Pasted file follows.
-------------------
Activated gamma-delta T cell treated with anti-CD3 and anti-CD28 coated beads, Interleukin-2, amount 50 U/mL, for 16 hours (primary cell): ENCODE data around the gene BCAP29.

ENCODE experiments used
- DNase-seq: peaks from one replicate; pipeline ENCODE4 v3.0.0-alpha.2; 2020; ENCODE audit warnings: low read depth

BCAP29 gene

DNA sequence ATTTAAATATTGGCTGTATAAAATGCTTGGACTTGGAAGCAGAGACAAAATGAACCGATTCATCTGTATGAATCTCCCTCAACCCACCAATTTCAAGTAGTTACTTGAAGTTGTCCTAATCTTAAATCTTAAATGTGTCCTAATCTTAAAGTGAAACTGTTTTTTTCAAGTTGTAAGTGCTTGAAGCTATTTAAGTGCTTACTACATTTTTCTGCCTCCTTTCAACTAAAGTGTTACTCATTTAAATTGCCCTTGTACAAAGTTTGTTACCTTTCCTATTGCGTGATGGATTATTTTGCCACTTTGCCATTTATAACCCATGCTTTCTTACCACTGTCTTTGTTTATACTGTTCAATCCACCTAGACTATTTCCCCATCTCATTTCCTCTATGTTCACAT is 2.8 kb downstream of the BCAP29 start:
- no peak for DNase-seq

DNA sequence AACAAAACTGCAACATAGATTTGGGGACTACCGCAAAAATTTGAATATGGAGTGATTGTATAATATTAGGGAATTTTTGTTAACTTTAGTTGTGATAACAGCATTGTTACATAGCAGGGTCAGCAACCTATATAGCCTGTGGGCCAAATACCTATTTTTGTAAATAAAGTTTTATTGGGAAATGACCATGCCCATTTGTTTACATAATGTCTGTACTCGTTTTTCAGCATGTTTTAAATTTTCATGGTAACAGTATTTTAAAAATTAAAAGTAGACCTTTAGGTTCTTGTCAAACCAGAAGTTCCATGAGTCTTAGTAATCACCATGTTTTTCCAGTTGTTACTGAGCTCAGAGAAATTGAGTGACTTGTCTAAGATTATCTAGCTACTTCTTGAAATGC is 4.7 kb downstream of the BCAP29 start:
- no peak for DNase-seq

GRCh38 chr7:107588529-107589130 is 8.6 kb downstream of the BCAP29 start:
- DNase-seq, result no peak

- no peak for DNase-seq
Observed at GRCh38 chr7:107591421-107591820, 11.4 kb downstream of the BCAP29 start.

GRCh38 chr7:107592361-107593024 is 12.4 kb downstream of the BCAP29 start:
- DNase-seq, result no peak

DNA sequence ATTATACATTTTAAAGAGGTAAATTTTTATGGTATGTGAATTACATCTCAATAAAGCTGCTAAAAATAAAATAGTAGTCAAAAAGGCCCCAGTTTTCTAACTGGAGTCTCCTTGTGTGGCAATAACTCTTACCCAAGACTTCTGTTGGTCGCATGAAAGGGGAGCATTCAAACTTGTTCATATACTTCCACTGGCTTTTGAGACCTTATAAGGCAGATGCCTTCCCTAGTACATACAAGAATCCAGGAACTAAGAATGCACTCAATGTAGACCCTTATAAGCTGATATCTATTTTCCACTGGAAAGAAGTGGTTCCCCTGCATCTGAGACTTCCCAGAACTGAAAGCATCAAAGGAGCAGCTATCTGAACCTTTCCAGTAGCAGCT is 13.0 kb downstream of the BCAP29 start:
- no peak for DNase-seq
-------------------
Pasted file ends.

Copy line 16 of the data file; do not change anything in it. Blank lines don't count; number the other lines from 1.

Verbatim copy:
- no peak for DNase-seq